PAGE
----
Genetics Could Determine Academic Success?

Photo credit: Woodley Wonder Works (CC-By-2.0)
Photo credit: Woodley Wonder Works (CC-By-2.0)

A study being done in Texas points to genetics to explain academic success and a desire to learn.

Education News reports:

A new psychology study from the University of Texas at Austin suggests that character traits, including the desire to learn — otherwise known as grit – have their roots in genetics and could play a role in future academic success.

While academic achievement is typically the result of cognitive abilities including logic and reasoning, researchers say that particular personality and character traits have the ability to shape and influence the desire to learn.

Performed by UT Austin psychology associate professor Elliot Tucker-Drob, the study noted that genetic differences in people make up close to 50% of the differences in their character.  The remaining variation in character was the result of environmental factors outside of the home as well as school environments.

“Until now, parenting and schooling have been suggested by research as likely explanations for character, but our study suggests otherwise,” said Tucker-Drob.

Tucker-Drob looked at how genetic and environmental factors play into character development and its relationship to academic achievement through the study of 811 twins and triplets between the third and eighth grades.

Studies involving twins observe the similarities between identical and fraternal twins in order to determine the influence genetics has over such things as personality, interests, grades obtained in school, and behavioral issues.  Comparing siblings allowed researchers to find out that variations in a child’s character could result from unshared environmental effects, as well as genetics.  This ruled out any experiences typically shared by siblings such as attending the same school.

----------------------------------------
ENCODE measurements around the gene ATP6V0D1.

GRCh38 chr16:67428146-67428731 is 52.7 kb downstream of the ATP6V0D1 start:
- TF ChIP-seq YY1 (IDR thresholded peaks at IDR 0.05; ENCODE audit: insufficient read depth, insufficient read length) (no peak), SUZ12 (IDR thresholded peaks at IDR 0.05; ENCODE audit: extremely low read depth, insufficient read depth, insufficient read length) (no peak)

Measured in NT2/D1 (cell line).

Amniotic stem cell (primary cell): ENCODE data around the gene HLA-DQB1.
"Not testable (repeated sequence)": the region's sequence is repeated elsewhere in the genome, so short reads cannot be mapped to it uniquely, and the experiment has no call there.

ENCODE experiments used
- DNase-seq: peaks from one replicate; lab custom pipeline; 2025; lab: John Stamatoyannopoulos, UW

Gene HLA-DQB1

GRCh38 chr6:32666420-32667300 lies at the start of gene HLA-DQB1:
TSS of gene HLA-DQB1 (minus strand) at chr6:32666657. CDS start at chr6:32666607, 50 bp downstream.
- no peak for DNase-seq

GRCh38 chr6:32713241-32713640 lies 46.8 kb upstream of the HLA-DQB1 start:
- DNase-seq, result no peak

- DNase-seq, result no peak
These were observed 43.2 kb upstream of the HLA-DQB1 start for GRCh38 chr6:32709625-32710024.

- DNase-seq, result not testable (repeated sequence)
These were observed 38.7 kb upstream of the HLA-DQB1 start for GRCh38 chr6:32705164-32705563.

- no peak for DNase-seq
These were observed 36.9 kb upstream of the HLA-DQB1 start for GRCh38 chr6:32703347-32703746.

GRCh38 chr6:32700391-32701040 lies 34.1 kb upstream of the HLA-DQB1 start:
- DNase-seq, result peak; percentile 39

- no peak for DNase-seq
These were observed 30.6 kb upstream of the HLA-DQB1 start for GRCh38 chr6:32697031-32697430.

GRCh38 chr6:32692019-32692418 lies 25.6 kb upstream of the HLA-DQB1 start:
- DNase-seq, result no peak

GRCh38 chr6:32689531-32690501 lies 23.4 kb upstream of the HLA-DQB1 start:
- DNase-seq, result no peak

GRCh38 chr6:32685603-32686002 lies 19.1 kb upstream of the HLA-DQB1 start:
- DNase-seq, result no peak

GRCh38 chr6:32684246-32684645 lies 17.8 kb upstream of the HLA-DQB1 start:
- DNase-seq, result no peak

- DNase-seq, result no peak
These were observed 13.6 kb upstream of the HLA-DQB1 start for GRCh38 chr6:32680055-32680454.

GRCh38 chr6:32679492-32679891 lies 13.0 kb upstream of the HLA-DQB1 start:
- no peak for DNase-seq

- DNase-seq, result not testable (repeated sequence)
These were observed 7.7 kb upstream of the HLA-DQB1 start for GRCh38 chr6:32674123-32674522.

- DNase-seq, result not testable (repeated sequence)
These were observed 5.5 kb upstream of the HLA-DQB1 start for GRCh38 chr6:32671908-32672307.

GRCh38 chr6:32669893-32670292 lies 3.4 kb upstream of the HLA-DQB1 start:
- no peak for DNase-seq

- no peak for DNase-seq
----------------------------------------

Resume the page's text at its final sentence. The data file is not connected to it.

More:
“As with intelligence and personality, genetics form a sizable part of the basis for character,” said Tucker-Drob, co-director of the Texas Twin Project.

Anyone else disturbed by the potential consequences of this study and line of thought? Kids are unique, even twins (I am an identical twin – scary, I know). I don’t generally talk about my faith here at Truth in American Education, but let me suggest this.

You see I’m not just a sum of my parts. Neither are you. We are fearfully and wonderfully made, (Psalm 139:14). We are clay in the great Potter’s hands. Because we are made we have purpose and meaning that God provides.

We also have a sin nature which can (and often does) short-circuit that. The remedy for that is for a different blog post on a different blog, but if you’d like to know shoot me an email.

Kids are unique because that is how they are created. They are also a product of their environment. Do you want your child to have a love of learning? Model that. Do you want them to love reading – start reading to them when they are little. Spend time with them and less time in front of screens. Do those things and your child will be off to a good start.

I’m fearful that an attempt to determine whether a student will be successful because of their genetics will lead to writing some kids off or some selection of what type of education they will receive. Our workforce development model is already treating kids as though they are cogs. This will just make it worse.

2 thoughts on “Genetics Could Determine Academic Success?

  1. Thank you, Shane, for your incisive commentary on the dehumanization inherent in the world view that is behind Common Core, and similar experiments in social engineering. As you note, it takes no account of the glory of each human life, instead attempting to reduce all children to indistinguishable pawns to be manipulated. These theorists must be sad and frustrated people, if they believe that an individual life has no meaning. Or do they only believe that about Other people & Their children?

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